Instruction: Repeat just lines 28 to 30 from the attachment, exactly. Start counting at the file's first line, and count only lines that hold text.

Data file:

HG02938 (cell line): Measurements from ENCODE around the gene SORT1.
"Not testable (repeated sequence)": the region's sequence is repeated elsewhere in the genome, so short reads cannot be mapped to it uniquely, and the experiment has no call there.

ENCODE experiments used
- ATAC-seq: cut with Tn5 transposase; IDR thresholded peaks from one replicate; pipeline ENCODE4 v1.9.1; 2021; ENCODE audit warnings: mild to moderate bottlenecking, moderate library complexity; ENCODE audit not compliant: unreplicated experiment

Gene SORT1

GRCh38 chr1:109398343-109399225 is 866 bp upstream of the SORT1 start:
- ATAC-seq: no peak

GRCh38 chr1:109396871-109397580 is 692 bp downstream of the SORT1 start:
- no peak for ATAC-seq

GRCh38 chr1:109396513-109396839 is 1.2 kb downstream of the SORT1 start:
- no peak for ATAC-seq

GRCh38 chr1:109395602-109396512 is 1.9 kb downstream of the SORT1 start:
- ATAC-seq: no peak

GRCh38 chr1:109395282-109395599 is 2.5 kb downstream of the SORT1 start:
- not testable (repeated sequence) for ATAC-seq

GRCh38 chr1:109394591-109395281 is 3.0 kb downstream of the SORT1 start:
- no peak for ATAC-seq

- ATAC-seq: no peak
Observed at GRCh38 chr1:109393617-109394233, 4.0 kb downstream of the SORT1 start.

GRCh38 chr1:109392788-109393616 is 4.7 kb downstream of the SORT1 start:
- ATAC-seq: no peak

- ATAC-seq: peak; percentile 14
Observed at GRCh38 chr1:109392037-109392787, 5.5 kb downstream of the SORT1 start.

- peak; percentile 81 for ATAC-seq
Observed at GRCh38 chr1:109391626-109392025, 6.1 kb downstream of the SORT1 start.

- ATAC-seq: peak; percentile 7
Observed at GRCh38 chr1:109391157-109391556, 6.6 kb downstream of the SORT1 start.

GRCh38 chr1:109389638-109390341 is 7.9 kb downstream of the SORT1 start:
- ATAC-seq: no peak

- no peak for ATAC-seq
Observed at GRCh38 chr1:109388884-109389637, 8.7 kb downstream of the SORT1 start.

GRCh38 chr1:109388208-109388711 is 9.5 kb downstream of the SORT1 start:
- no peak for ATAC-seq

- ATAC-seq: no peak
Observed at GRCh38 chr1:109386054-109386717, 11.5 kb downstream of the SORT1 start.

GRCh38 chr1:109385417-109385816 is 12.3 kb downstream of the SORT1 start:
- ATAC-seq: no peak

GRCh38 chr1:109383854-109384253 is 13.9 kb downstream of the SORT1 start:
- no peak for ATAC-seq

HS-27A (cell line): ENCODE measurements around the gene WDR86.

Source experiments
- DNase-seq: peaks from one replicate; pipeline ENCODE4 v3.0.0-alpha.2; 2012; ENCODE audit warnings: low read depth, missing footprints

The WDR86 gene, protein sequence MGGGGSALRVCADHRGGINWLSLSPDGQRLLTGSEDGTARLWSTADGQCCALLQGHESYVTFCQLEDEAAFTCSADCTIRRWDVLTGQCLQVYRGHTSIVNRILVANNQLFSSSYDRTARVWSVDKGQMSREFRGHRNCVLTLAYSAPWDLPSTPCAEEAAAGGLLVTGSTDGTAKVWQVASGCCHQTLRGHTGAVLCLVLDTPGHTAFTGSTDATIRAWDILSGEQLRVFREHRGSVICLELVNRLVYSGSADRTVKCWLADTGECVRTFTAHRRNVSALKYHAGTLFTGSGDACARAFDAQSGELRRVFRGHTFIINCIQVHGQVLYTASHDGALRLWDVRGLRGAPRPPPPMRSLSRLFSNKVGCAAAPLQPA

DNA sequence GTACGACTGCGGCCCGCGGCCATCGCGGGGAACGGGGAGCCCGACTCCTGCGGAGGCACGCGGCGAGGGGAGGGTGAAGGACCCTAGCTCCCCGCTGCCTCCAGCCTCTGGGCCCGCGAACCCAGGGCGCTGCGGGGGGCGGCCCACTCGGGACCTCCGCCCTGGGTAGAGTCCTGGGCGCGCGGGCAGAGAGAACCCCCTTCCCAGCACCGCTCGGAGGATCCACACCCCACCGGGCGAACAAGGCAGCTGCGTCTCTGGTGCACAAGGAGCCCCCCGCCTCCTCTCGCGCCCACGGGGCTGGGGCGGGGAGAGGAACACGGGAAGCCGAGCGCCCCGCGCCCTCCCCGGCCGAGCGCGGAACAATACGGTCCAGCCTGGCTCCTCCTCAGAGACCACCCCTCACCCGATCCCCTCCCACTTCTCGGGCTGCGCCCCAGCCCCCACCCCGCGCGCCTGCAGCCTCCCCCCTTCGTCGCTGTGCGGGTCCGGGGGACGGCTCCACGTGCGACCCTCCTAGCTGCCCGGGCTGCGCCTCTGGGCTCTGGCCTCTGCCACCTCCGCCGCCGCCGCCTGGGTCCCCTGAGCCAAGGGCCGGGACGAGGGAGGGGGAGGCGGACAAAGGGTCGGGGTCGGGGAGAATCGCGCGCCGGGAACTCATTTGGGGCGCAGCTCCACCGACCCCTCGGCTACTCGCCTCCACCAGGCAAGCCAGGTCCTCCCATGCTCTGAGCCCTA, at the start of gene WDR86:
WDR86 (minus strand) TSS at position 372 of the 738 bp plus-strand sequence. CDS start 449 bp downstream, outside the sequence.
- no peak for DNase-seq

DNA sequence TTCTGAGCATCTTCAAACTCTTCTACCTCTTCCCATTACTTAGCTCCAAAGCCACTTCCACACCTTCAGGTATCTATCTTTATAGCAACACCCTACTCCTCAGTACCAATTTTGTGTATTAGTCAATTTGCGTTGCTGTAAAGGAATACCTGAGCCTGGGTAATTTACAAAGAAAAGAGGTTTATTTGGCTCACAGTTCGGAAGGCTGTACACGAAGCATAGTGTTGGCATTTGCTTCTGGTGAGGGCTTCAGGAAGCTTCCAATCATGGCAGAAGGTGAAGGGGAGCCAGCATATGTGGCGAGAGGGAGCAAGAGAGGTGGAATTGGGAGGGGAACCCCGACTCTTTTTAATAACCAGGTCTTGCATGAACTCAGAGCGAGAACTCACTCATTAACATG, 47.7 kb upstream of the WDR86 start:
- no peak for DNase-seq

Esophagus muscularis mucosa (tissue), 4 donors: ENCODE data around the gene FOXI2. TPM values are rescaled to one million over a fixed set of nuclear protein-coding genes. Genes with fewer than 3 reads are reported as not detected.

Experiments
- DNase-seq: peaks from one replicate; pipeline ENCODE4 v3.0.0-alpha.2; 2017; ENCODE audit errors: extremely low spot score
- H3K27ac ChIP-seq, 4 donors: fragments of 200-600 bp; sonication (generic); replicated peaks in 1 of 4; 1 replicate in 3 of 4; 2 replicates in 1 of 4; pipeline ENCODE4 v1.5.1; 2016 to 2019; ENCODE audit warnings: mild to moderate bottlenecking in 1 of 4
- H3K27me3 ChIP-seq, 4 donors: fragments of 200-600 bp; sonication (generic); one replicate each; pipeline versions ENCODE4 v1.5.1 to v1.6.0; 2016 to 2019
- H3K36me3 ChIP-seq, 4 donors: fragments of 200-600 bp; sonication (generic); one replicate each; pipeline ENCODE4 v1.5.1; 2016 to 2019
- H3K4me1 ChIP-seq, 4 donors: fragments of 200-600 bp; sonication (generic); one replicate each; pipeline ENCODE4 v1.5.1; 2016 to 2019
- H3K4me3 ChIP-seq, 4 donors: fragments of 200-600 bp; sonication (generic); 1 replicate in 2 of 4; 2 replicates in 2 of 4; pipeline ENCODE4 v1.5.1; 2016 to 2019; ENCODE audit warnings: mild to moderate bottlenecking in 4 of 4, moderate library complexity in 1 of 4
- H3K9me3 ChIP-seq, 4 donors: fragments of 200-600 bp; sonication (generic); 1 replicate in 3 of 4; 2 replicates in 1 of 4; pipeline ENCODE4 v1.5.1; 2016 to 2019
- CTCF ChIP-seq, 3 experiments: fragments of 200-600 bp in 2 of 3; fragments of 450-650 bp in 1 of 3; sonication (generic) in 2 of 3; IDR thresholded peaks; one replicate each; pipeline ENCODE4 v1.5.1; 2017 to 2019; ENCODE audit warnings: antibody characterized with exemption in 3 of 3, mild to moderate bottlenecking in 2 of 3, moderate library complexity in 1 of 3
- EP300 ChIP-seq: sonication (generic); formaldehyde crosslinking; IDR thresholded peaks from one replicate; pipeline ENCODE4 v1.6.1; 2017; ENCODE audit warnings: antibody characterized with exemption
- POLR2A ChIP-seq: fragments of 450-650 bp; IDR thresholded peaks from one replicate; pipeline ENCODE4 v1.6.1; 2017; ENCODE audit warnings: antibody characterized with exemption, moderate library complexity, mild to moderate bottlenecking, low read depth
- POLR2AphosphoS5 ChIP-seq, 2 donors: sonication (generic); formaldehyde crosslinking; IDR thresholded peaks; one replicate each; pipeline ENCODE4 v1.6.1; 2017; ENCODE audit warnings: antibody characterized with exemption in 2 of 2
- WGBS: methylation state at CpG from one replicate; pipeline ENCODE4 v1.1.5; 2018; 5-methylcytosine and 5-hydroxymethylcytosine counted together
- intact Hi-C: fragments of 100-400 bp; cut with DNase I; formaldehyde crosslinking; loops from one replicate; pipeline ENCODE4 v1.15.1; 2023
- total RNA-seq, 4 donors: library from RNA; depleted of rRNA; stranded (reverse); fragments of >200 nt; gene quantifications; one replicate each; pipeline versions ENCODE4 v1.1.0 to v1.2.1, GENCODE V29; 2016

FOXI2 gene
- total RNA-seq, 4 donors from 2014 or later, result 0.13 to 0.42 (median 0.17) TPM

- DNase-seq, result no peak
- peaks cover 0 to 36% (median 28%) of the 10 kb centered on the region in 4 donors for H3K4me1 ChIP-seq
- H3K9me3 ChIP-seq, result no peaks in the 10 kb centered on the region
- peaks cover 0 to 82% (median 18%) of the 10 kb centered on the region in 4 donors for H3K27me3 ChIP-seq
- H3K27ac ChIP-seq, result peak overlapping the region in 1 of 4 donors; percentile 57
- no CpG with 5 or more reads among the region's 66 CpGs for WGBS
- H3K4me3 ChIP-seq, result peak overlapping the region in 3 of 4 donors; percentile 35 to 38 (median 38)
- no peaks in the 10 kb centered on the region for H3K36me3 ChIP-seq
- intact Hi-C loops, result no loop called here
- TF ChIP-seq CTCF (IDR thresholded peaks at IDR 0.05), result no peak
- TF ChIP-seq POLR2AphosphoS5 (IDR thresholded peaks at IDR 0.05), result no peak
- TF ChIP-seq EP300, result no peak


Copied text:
GRCh38 chr1:109389638-109390341 is 7.9 kb downstream of the SORT1 start:
- ATAC-seq: no peak

- no peak for ATAC-seq